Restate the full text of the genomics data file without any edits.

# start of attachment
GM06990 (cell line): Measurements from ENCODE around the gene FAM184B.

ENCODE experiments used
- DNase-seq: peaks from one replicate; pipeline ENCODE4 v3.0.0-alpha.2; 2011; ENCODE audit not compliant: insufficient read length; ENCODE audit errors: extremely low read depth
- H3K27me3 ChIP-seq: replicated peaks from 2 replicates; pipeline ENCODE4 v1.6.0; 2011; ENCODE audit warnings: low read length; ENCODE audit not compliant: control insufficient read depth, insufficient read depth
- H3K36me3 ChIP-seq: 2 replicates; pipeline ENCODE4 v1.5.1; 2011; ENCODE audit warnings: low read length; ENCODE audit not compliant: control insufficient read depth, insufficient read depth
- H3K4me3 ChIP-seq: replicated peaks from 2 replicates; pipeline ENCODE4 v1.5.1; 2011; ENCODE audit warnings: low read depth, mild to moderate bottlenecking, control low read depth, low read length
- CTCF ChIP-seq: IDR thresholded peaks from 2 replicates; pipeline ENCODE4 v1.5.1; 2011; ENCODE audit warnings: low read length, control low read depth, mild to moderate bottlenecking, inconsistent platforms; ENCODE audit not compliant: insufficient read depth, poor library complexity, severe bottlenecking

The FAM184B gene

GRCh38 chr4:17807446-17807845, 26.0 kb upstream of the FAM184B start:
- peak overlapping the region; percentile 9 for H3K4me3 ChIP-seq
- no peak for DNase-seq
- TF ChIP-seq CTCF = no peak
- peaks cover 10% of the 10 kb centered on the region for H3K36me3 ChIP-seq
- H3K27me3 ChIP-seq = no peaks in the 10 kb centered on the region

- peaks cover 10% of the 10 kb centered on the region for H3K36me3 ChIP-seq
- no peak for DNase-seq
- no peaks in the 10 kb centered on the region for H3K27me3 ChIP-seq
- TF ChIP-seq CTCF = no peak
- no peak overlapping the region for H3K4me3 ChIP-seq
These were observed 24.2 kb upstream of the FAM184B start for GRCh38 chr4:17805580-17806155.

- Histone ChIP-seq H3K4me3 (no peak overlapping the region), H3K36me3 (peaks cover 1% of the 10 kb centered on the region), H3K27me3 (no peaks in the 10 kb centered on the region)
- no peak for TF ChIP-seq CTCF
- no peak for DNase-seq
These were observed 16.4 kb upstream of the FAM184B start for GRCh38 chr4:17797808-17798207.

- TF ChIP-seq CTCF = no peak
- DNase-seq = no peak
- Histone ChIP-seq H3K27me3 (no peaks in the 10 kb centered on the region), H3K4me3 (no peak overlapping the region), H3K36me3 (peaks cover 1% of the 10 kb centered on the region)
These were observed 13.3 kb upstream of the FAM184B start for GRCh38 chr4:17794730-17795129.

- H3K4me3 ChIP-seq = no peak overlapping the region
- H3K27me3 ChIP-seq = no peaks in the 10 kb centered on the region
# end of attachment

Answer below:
GM06990 (cell line): Measurements from ENCODE around the gene FAM184B.

ENCODE experiments used
- DNase-seq: peaks from one replicate; pipeline ENCODE4 v3.0.0-alpha.2; 2011; ENCODE audit not compliant: insufficient read length; ENCODE audit errors: extremely low read depth
- H3K27me3 ChIP-seq: replicated peaks from 2 replicates; pipeline ENCODE4 v1.6.0; 2011; ENCODE audit warnings: low read length; ENCODE audit not compliant: control insufficient read depth, insufficient read depth
- H3K36me3 ChIP-seq: 2 replicates; pipeline ENCODE4 v1.5.1; 2011; ENCODE audit warnings: low read length; ENCODE audit not compliant: control insufficient read depth, insufficient read depth
- H3K4me3 ChIP-seq: replicated peaks from 2 replicates; pipeline ENCODE4 v1.5.1; 2011; ENCODE audit warnings: low read depth, mild to moderate bottlenecking, control low read depth, low read length
- CTCF ChIP-seq: IDR thresholded peaks from 2 replicates; pipeline ENCODE4 v1.5.1; 2011; ENCODE audit warnings: low read length, control low read depth, mild to moderate bottlenecking, inconsistent platforms; ENCODE audit not compliant: insufficient read depth, poor library complexity, severe bottlenecking

The FAM184B gene

GRCh38 chr4:17807446-17807845, 26.0 kb upstream of the FAM184B start:
- peak overlapping the region; percentile 9 for H3K4me3 ChIP-seq
- no peak for DNase-seq
- TF ChIP-seq CTCF = no peak
- peaks cover 10% of the 10 kb centered on the region for H3K36me3 ChIP-seq
- H3K27me3 ChIP-seq = no peaks in the 10 kb centered on the region

- peaks cover 10% of the 10 kb centered on the region for H3K36me3 ChIP-seq
- no peak for DNase-seq
- no peaks in the 10 kb centered on the region for H3K27me3 ChIP-seq
- TF ChIP-seq CTCF = no peak
- no peak overlapping the region for H3K4me3 ChIP-seq
These were observed 24.2 kb upstream of the FAM184B start for GRCh38 chr4:17805580-17806155.

- Histone ChIP-seq H3K4me3 (no peak overlapping the region), H3K36me3 (peaks cover 1% of the 10 kb centered on the region), H3K27me3 (no peaks in the 10 kb centered on the region)
- no peak for TF ChIP-seq CTCF
- no peak for DNase-seq
These were observed 16.4 kb upstream of the FAM184B start for GRCh38 chr4:17797808-17798207.

- TF ChIP-seq CTCF = no peak
- DNase-seq = no peak
- Histone ChIP-seq H3K27me3 (no peaks in the 10 kb centered on the region), H3K4me3 (no peak overlapping the region), H3K36me3 (peaks cover 1% of the 10 kb centered on the region)
These were observed 13.3 kb upstream of the FAM184B start for GRCh38 chr4:17794730-17795129.

- H3K4me3 ChIP-seq = no peak overlapping the region
- H3K27me3 ChIP-seq = no peaks in the 10 kb centered on the region